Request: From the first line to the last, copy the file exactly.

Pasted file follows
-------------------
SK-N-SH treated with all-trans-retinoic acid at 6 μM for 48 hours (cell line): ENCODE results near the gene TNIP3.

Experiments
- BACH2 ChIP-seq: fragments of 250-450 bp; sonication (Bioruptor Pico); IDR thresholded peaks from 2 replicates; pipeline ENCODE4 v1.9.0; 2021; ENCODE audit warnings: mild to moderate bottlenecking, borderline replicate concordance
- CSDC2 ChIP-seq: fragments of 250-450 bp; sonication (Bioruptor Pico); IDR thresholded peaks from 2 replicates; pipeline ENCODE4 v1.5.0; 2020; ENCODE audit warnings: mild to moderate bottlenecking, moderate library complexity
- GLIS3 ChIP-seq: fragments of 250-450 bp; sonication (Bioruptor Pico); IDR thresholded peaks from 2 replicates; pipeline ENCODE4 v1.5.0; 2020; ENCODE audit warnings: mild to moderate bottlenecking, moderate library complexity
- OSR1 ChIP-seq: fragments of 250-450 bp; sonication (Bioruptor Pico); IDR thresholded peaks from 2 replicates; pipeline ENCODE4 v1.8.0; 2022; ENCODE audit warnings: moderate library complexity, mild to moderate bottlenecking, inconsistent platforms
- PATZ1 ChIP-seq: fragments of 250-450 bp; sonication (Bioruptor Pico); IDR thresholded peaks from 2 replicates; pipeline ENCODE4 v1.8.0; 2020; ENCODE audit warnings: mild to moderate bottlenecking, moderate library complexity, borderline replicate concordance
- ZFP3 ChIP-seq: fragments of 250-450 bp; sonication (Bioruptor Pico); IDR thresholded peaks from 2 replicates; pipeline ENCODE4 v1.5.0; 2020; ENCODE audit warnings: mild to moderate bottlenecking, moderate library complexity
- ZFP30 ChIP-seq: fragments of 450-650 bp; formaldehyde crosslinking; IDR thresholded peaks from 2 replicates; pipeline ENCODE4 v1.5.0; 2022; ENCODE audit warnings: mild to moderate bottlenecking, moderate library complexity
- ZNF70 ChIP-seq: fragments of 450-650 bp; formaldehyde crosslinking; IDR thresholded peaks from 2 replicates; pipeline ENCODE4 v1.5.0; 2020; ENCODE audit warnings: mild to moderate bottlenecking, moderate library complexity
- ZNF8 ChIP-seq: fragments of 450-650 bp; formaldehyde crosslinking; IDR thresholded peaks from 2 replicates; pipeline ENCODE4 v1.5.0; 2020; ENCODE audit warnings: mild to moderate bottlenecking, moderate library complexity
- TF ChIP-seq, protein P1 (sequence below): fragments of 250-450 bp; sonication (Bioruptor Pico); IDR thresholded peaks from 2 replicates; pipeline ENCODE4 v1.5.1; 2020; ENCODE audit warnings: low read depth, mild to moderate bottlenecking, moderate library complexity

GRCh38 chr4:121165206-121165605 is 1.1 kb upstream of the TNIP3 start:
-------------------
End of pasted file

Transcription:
SK-N-SH treated with all-trans-retinoic acid at 6 μM for 48 hours (cell line): ENCODE results near the gene TNIP3.

Experiments
- BACH2 ChIP-seq: fragments of 250-450 bp; sonication (Bioruptor Pico); IDR thresholded peaks from 2 replicates; pipeline ENCODE4 v1.9.0; 2021; ENCODE audit warnings: mild to moderate bottlenecking, borderline replicate concordance
- CSDC2 ChIP-seq: fragments of 250-450 bp; sonication (Bioruptor Pico); IDR thresholded peaks from 2 replicates; pipeline ENCODE4 v1.5.0; 2020; ENCODE audit warnings: mild to moderate bottlenecking, moderate library complexity
- GLIS3 ChIP-seq: fragments of 250-450 bp; sonication (Bioruptor Pico); IDR thresholded peaks from 2 replicates; pipeline ENCODE4 v1.5.0; 2020; ENCODE audit warnings: mild to moderate bottlenecking, moderate library complexity
- OSR1 ChIP-seq: fragments of 250-450 bp; sonication (Bioruptor Pico); IDR thresholded peaks from 2 replicates; pipeline ENCODE4 v1.8.0; 2022; ENCODE audit warnings: moderate library complexity, mild to moderate bottlenecking, inconsistent platforms
- PATZ1 ChIP-seq: fragments of 250-450 bp; sonication (Bioruptor Pico); IDR thresholded peaks from 2 replicates; pipeline ENCODE4 v1.8.0; 2020; ENCODE audit warnings: mild to moderate bottlenecking, moderate library complexity, borderline replicate concordance
- ZFP3 ChIP-seq: fragments of 250-450 bp; sonication (Bioruptor Pico); IDR thresholded peaks from 2 replicates; pipeline ENCODE4 v1.5.0; 2020; ENCODE audit warnings: mild to moderate bottlenecking, moderate library complexity
- ZFP30 ChIP-seq: fragments of 450-650 bp; formaldehyde crosslinking; IDR thresholded peaks from 2 replicates; pipeline ENCODE4 v1.5.0; 2022; ENCODE audit warnings: mild to moderate bottlenecking, moderate library complexity
- ZNF70 ChIP-seq: fragments of 450-650 bp; formaldehyde crosslinking; IDR thresholded peaks from 2 replicates; pipeline ENCODE4 v1.5.0; 2020; ENCODE audit warnings: mild to moderate bottlenecking, moderate library complexity
- ZNF8 ChIP-seq: fragments of 450-650 bp; formaldehyde crosslinking; IDR thresholded peaks from 2 replicates; pipeline ENCODE4 v1.5.0; 2020; ENCODE audit warnings: mild to moderate bottlenecking, moderate library complexity
- TF ChIP-seq, protein P1 (sequence below): fragments of 250-450 bp; sonication (Bioruptor Pico); IDR thresholded peaks from 2 replicates; pipeline ENCODE4 v1.5.1; 2020; ENCODE audit warnings: low read depth, mild to moderate bottlenecking, moderate library complexity

GRCh38 chr4:121165206-121165605 is 1.1 kb upstream of the TNIP3 start: